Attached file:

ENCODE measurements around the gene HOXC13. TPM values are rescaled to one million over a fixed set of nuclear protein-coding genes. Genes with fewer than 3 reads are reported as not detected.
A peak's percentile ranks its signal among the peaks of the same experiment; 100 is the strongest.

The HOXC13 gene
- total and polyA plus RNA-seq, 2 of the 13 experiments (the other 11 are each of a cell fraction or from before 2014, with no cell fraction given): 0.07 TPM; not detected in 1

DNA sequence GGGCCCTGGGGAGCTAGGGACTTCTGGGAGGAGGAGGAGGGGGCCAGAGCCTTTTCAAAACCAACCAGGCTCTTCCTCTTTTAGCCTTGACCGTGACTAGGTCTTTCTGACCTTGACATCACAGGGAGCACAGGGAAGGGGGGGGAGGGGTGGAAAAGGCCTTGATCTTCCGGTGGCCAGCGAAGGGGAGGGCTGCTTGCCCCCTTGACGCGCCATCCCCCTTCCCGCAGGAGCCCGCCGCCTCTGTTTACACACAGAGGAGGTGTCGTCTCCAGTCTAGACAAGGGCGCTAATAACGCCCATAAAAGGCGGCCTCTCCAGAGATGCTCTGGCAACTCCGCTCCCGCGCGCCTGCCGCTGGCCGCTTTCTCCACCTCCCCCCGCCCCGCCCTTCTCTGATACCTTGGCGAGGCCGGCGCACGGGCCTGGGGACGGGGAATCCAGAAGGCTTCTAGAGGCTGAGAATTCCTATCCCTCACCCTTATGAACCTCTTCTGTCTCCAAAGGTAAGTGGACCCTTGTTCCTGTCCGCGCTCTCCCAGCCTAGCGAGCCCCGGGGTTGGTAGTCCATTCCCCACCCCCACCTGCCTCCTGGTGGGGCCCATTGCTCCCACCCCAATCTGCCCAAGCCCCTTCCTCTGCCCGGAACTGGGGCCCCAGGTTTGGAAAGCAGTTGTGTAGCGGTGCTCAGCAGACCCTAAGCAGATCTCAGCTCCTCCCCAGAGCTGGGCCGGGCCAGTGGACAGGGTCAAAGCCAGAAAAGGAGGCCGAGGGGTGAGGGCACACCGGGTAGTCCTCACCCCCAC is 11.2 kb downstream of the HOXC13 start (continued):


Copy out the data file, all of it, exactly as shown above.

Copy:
ENCODE measurements around the gene HOXC13. TPM values are rescaled to one million over a fixed set of nuclear protein-coding genes. Genes with fewer than 3 reads are reported as not detected.
A peak's percentile ranks its signal among the peaks of the same experiment; 100 is the strongest.

The HOXC13 gene
- total and polyA plus RNA-seq, 2 of the 13 experiments (the other 11 are each of a cell fraction or from before 2014, with no cell fraction given): 0.07 TPM; not detected in 1

DNA sequence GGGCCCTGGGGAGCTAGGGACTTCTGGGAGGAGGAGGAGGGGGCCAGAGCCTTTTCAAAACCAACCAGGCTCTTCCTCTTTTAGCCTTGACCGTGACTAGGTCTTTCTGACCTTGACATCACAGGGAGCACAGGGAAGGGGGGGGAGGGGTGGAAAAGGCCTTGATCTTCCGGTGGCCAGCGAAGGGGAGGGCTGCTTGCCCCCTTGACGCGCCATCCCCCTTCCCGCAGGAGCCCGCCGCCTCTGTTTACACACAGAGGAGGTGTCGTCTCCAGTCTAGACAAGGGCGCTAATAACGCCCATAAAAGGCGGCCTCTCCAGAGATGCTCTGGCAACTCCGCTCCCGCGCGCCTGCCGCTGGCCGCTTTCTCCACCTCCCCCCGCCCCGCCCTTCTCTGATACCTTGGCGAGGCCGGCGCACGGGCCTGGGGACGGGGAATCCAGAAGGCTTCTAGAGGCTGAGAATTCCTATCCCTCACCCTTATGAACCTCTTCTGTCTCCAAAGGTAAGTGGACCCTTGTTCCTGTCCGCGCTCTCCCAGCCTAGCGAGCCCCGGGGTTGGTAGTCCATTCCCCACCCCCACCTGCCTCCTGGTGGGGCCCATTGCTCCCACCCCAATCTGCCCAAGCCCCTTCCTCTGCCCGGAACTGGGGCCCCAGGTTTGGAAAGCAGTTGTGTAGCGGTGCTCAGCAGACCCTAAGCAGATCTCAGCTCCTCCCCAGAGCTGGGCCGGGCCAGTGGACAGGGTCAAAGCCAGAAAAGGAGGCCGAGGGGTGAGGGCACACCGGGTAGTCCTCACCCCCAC is 11.2 kb downstream of the HOXC13 start (continued):